27. 27. Small Population Paradigm <ul><li>Populations with few individuals suffer: </li></ul><ul><ul><li>High inbreeding depression </li></ul></ul><ul><ul><li>Low genetic variation </li></ul></ul><ul><ul><li>Increased value to collectors </li></ul></ul><ul><ul><li>Mate finding difficult </li></ul></ul><ul><ul><li>More susceptible to stochastic events </li></ul></ul><ul><li>Extinction more likely in smaller than in larger populations </li></ul><ul><li>Does this assumption hold for LBWOs? </li></ul>
    28. 28. So, When Does Size Matter? <ul><li>When Allee effect is present: </li></ul><ul><ul><li>When survival is at least intermediate (variances held intermediate) </li></ul></ul><ul><li>When Allee effect is absent: </li></ul><ul><ul><li>When survival is high and fecundity is low (variances held intermediate) </li></ul></ul><ul><li>NOT when demographic variances allowed to vary </li></ul><ul><ul><li>Environmental stochasticity swamps out N 0 </li></ul></ul>
    29. 29. A New, Demographic Robustness Paradigm? Moderate-high demographic rates ensure persistence of small populations despite moderate environmental stochasticity and Allee effect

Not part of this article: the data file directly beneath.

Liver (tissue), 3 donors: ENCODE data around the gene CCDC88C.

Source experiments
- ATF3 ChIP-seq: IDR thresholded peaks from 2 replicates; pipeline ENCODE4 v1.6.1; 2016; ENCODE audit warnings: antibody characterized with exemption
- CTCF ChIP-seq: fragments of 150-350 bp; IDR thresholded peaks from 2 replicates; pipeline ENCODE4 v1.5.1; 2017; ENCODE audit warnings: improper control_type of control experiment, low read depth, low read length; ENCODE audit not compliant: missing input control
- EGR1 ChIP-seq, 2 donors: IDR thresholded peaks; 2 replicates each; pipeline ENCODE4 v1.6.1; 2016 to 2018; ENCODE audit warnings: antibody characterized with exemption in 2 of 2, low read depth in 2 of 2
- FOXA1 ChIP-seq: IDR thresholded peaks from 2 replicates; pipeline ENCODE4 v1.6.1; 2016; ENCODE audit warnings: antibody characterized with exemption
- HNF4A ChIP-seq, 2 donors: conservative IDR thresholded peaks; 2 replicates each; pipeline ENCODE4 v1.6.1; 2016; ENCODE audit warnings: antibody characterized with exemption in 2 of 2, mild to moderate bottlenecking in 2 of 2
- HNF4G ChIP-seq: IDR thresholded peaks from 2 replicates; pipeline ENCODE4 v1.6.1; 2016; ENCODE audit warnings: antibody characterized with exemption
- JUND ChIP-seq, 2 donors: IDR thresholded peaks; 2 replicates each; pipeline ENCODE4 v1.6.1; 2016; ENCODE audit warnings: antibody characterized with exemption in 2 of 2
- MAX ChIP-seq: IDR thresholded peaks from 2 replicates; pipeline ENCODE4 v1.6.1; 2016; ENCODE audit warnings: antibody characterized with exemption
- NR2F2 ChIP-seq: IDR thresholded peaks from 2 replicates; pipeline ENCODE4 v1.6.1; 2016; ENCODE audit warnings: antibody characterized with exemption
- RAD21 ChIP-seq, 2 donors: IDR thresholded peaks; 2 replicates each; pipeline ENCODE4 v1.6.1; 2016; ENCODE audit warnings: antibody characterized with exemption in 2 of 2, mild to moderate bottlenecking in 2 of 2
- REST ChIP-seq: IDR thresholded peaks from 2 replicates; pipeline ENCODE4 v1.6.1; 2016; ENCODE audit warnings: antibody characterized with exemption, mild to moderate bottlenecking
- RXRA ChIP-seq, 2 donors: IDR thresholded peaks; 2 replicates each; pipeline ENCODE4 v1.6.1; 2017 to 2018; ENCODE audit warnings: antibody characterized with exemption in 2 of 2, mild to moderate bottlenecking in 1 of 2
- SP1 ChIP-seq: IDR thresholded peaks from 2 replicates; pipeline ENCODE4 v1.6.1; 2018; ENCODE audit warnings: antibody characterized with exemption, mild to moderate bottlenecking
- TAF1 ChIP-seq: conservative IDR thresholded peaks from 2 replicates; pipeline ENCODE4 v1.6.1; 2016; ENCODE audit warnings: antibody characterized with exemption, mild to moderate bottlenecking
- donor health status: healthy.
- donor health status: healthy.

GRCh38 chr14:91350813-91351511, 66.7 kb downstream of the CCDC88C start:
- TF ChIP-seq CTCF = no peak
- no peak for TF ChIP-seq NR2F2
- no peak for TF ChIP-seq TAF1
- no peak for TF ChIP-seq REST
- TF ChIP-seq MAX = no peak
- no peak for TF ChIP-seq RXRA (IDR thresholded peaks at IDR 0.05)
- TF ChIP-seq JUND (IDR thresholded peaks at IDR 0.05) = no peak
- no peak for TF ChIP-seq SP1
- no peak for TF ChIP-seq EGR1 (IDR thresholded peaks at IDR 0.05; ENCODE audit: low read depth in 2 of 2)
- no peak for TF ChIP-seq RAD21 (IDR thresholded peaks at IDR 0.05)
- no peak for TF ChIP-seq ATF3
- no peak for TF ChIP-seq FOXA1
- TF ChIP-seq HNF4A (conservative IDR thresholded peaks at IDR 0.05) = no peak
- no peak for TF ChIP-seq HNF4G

30. 30. Could they have survived? <ul><li>N 0 ≥ 5 would have ensured persistence if… </li></ul><ul><ul><li>F ≥ 1.1, S a ≥ 0.8, </li></ul></ul><ul><ul><li>variance in F ≤ 0.04, variance in S a ≤ 0.016 </li></ul></ul><ul><li>N 0 ≥ 30 would have ensured persistence… </li></ul><ul><ul><li>despite a relatively strong Allee effect, </li></ul></ul><ul><ul><li>if variance in S a ≤ 0.016, & either F ≥ 1.65 or S a ≥ 0.9 </li></ul></ul><ul><li>~24 IBWOs remained in 1930s, but demographic rates have remained virtually unknown </li></ul>
    31. 31. Predicted Fate of Rare LBWOs <ul><li>Under worse-case scenario of low demographic rates & high environmental stochasticity, extinction <10 years (2-33) </li></ul><ul><li>Maintaining intermediate (or greater) demographic rates confer persistence, even with small initial population size (5) </li></ul>
    32. 32. Speculations From Findings <ul><li>Could imply that habitat quality, rather than quantity, ensures persistence of LBWOs </li></ul><ul><li>Promote habitat management that improves reproduction and survival rather than expansion of “suitable” habitat </li></ul><ul><li>Build it, and they may not come? </li></ul>
    33. 33. Next Steps <ul><li>Demographic data needed to further calibrate our population model </li></ul><ul><li>Occupancy data currently being collected and analyzed can easily be incorporated and improve our population model </li></ul>